Once Upon A Star
By Rabbi Dovid Nussbaum
Avram had not been blessed with children and the future of the fledgling new religion was endangered. Would there be ‘Jewish continuity’ or would the flame be extinguished? Hashem guaranteed Avram that he would have children and that they would continue to promote the ideals that he had established and publicized.
He told Avram to step outside his tent and look towards the heavens. Elsewhere, too, Avram was told to gaze up at the stars and count them. The vast number of stars represents the vast number of children that he would have. Rashi cites the Midrash that explains that Hashem was telling him that although Avram had not yet built a family, Avraham would indeed establish a family and educate myriads of people about Hashem. The name change would entitle him to a new, rosy future that held only promises of success and achievement. In this interpretation, the stars express that our nation’s future would not be determined by the normal workings of the universe. Rather, we are under the dominion of Hashem Himself and it is through His grace and blessing that we continue to exist. Thus Hashem told Avraham that through the normal workings of the universe he would remain childless, through Hashem’s blessing he would have a child to carry on his legacy. This special blessing would occur along with his new identity, Avraham, a name which implies influence and leadership.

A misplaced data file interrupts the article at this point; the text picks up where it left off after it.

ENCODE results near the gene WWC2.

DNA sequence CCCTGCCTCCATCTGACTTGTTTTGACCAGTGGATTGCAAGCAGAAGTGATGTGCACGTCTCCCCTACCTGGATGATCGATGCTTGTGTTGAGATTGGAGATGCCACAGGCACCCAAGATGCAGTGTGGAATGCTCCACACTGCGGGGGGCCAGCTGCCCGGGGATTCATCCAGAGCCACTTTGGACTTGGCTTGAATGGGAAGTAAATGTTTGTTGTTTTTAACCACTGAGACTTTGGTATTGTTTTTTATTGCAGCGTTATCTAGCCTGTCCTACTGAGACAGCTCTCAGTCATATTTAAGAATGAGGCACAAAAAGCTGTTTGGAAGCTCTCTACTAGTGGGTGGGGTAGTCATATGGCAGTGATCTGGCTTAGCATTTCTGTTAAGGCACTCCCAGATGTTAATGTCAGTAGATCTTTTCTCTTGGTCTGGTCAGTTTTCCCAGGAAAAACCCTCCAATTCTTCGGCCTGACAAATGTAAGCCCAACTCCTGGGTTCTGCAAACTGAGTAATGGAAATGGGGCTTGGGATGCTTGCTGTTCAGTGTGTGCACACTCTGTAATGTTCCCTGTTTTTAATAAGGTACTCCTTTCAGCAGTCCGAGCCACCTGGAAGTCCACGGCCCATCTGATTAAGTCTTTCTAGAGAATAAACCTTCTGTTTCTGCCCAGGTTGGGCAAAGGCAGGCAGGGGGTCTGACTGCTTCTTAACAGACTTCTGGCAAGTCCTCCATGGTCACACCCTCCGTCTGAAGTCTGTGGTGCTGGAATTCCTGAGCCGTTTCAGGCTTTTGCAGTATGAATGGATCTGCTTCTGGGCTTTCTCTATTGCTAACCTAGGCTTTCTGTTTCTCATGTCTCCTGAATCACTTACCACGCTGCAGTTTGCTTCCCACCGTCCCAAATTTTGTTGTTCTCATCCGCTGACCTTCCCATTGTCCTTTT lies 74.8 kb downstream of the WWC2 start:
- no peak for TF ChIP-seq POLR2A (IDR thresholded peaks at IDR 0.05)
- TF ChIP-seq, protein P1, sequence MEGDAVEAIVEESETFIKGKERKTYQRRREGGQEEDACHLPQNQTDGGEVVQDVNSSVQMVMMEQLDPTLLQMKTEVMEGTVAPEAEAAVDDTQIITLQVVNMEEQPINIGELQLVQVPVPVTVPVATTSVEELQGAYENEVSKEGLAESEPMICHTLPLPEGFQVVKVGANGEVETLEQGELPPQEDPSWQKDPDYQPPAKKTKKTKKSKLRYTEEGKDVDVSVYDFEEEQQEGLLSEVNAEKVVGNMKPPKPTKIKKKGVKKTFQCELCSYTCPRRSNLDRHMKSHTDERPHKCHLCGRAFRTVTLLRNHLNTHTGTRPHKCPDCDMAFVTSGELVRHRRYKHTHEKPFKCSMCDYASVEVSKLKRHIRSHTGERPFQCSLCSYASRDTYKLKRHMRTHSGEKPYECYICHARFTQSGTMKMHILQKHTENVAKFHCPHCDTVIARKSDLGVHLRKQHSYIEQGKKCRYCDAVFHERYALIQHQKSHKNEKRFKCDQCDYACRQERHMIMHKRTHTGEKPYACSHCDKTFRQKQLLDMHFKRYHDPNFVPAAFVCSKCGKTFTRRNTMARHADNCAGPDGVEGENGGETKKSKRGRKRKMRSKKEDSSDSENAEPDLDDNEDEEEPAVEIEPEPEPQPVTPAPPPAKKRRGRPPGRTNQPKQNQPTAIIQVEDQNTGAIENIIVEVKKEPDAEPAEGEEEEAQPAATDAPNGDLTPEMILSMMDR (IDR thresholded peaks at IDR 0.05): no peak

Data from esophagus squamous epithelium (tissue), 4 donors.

Malbim provides another insight into the stars as metaphor. We know that each star is actually a sun as large as or larger than our own. They are veritable power plants from which tremendous amounts of energy pour forth. However, from our perspective, millions of light years away from each star, they appear tiny and insignificant. This is the description that Hashem relayed to Avraham. Although we may appear small and insignificant, in point of fact each and every Jew has tremendous potential and a dynamic reservoir of talent and ability. Perhaps this idea is reflected in the statement that Hashem made to Avraham that he would be unable to count the stars in the heavens. Not only did Hashem mean quantitatively—Avraham would be incapable of measuring qualitatively the capability of each Jew.
Indeed, each person is actually much larger than he or she appears. This is the blessing that we are compared to the stars. Regarding Avraham, although physically he was unable to have children, his physical deficiency was nothing in the face of Hashem’s blessing. His legacy was to unfold and develop into the Jewish nation. A mere physical inadequacy was not going to obstruct the enormous potential that he contained. Similarly, we should realize that our blessing is that the tremendous capabilities that we have can be brought to bear if we extend ourselves.
Byte for Shabbos
In predicting the punishment that would eventually befall the Egyptians during the Exodus, G-d tells Avraham simply, “I shall judge [them]” – from which came the ten plagues. By comparison, volumes of prophecy have been written about the eventual arrival of Moshiach (the Messiah) – indicating that the accompanying miracles will be exceptionally numerous.
From RABBEINU SAADIA GAON